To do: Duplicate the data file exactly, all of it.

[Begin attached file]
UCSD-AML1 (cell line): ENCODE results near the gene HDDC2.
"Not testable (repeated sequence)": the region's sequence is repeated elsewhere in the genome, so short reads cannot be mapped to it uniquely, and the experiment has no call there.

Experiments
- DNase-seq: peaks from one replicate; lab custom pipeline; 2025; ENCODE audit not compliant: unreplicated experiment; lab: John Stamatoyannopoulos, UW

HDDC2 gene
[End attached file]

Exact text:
UCSD-AML1 (cell line): ENCODE results near the gene HDDC2.
"Not testable (repeated sequence)": the region's sequence is repeated elsewhere in the genome, so short reads cannot be mapped to it uniquely, and the experiment has no call there.

Experiments
- DNase-seq: peaks from one replicate; lab custom pipeline; 2025; ENCODE audit not compliant: unreplicated experiment; lab: John Stamatoyannopoulos, UW

HDDC2 gene